New Business Models For IoT and IIoT Businesses

Arduino: For the maker in you.

With projections that 6.4 billion devices will be connected by the end of 2016, a 30% increase from 2015, we are fast approaching the point where every device will be connected. “Our device is connected” or “Internet of Things enabled” will no longer count as a value proposition, it will be a base expectation.

With this commoditization will come a need for businesses to find new avenues for value creation and capture, new business models. The current IoT business models are borrowing from the traditional retail product or even software-as-a-service subscription models. Even, according to ZPRYME Research, incumbents in the industries that will be most affected by device connectivity expect their business models to change.

Image courtesy of Zpryme

Old models

The basic business models that currently exist in the IoT and IIoT space are:

  1. Retail sales (the Nest model): Equipment or device manufacturer expends its own money or raises financing to build products which are then sold to customers. The equipment or device manufacturer only captures value during that one transaction, the expectation is that there is a positive margin between revenue and expenses and that customers will buy more of the same product or more products. See my view on that here.
  2. Product lease/Subscription (GE model): Instead of selling the machine/device, the vendor leases the product to the customer. This has been around for ages, see your Comcast cable box for example.

It’s imperative that new businesses and startups should explore new models for value creation and capture. The new business models will stem from the increased interactions afforded by IoT and IIoT (Industrial IoT) devices.

Interactions and flow of data/insights between connected devices/machines and the user increase possibilities for value creation and capture.

There are four elements to the interactions:

  1. the device owner/user (a person)
  2. the connected machine or device
  3. flow of data between the person and connected device/machine
  4. improvements to the performance of the person and connected device from the analysis of the data.

Interactions between the four elements provide more combinations of value provision and value capture.

1. Revenue from Industrial Insights

This is one of the models GE is providing through its Predix Virtual Power plant platform. For example; a startup serving power plants or utilities (say a predictive analytics startup) does not need to rent a turbine to be able to provide failure prediction to the utility. GE, by open sourcing its virtual plant (the cloud in the image above), generates additional revenue from the data. Additional revenue is captured through the use of insights, gleaned from data gathered from the machine/device, to make a service quality promise. This promise could be in the form of machine failure prevention or real-time machine performance improvements. The customer pays at an agreed upon frequency.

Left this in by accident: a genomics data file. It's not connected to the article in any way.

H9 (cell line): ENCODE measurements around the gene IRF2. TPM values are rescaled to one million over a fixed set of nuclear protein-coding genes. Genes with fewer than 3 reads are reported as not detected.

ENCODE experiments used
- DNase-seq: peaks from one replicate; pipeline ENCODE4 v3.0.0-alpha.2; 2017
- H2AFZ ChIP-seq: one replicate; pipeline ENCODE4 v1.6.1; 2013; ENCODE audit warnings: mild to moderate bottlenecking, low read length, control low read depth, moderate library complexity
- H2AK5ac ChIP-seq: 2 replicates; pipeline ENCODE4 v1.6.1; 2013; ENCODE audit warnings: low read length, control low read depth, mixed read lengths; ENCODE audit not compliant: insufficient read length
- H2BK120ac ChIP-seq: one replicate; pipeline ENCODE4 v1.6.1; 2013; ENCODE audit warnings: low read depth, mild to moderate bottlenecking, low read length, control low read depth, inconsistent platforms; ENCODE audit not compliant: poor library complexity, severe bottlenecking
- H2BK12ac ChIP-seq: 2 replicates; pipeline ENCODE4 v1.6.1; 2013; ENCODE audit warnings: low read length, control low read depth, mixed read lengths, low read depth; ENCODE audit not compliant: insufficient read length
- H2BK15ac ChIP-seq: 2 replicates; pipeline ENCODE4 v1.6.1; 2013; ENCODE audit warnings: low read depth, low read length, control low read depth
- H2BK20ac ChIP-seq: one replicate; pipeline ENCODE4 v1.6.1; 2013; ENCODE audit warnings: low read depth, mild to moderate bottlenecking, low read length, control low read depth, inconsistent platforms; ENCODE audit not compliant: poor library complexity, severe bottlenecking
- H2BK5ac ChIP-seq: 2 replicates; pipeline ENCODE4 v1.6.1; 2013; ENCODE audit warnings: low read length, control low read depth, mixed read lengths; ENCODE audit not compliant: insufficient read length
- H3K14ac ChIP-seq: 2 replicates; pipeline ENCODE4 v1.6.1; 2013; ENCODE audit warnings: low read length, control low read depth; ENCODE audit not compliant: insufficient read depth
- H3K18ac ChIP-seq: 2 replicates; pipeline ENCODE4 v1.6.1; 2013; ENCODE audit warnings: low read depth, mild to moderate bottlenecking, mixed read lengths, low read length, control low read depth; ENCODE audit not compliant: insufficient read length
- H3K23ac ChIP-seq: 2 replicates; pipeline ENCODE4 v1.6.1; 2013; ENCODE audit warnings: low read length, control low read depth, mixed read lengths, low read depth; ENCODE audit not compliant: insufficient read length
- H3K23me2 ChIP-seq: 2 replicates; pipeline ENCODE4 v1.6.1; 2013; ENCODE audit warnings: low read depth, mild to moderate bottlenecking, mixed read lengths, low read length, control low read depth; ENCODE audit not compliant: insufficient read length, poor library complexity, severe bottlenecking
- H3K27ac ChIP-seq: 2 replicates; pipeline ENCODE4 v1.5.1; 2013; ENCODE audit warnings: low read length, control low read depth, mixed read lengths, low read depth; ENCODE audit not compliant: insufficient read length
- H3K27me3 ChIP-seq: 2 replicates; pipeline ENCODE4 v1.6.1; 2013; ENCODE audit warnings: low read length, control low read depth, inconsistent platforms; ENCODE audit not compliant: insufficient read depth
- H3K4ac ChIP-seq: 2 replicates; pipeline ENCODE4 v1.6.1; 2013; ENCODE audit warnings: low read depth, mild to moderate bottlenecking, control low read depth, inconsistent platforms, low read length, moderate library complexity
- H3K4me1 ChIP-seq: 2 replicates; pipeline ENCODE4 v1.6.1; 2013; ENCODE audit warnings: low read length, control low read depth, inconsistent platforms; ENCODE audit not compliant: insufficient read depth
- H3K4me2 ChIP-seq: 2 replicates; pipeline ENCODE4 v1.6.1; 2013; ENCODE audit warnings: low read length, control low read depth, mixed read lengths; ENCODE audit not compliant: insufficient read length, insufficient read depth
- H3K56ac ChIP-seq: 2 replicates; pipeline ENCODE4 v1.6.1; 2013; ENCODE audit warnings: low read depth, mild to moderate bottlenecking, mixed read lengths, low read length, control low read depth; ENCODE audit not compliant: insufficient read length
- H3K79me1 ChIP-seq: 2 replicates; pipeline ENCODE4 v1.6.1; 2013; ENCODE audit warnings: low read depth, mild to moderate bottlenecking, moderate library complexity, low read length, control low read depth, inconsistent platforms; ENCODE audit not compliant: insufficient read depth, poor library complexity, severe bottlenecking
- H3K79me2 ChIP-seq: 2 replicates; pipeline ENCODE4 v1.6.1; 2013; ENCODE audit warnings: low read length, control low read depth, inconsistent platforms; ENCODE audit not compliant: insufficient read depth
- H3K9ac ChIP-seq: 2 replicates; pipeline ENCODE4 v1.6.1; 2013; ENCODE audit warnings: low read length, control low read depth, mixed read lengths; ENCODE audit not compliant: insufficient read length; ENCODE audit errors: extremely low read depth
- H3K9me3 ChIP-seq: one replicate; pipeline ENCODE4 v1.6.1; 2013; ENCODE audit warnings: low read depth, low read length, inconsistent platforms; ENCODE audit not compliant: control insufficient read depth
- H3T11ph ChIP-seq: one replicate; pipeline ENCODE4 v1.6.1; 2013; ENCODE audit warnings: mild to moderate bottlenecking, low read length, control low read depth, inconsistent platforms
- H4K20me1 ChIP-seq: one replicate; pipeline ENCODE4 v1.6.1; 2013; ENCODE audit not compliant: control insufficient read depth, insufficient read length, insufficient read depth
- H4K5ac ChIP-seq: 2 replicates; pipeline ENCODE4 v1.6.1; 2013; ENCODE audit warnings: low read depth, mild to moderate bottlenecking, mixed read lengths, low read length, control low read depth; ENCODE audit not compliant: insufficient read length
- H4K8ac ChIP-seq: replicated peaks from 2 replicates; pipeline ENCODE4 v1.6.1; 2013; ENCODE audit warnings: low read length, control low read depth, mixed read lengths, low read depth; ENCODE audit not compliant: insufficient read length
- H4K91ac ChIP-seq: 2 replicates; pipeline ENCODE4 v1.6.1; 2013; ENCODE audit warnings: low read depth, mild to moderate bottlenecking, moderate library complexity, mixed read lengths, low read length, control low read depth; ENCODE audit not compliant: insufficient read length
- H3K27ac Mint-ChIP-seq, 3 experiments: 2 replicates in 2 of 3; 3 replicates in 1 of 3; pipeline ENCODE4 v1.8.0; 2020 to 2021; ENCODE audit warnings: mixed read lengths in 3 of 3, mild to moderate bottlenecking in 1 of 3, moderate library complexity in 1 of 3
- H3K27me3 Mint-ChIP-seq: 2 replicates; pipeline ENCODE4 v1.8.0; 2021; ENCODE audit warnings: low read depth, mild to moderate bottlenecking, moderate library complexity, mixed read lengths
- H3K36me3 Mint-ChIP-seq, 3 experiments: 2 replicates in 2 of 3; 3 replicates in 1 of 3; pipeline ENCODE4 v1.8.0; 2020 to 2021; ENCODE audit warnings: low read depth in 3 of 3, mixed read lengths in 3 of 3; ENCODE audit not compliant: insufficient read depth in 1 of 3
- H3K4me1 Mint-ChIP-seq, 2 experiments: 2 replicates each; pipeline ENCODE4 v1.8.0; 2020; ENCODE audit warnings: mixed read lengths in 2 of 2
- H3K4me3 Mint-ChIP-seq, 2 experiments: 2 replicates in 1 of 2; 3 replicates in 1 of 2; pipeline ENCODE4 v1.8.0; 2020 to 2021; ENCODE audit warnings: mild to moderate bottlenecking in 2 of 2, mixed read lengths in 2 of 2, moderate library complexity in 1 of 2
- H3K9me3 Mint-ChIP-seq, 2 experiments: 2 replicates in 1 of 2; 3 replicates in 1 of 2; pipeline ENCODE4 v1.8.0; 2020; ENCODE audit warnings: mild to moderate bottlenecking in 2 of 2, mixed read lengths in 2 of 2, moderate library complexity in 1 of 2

2. Capturing value from human factors, analysis and machine interaction

An example will best serve here. Some business models can lie at the intersection of the 4 elements above.

Proxxi value proposition.
A technician (Element 1 in the interaction) is augmented by Artificial Intelligence (Element 2) through a smart device like the Proxxi Safety Band (Element 3) during power line maintenance (Element 4).

There is a business model where a customer pays for insights drawn from the interactions. In the case of Proxxi (image below) the device keeps the technician safe by alerting him/her and the control room when unsafe conditions are detected. Call it pay-per-warning.

3. Revenue from personal insights

Continuing the example above, with the four interacting elements, there is a business model that is an open and collaborative application platform where a platform (say Fitbit) makes some or all of their data open source and an external party can pull anonymized data and generate insights for the community. Apple is working on this model with Aetna, a partnership announced in a press release declaring

Aetna’s iOS-exclusive health apps (within the Apple Watch) will aim to simplify the healthcare process through a number of features, including: ..Care management and wellness, to help guide consumers through health events like a new diagnosis or prescription medication with user-driven support from nurses and people with similar conditions.

The aggregate data from the collective goes to improve the health conditions of one individual.

While the personal connected device/IoT market seems to be struggling right now, there is some value to be created and captured as the industry matures and better use cases are defined. On the other hand, the IIoT space is seeing a convergence in interest from the customers and clear use cases that provide value.

47% of executives in the Utility Industry expect that IIoT will be disruptive to their business.

We no longer have to be confined to the traditional business models because we have increased interactions between more elements. We made the mistake of copying the newspaper design when we transferred text to the web. Let’s avoid stifling the IoT and IIoT opportunities because of our own lack of creativity.

What new business models do you see in the IoT/IIoT space?

More utility industry analysis at Asha Labs and ghostwriting that doesn’t suck at at HarperJacobs. Seyi Fabode is an Operating Partner at VestedWorld.
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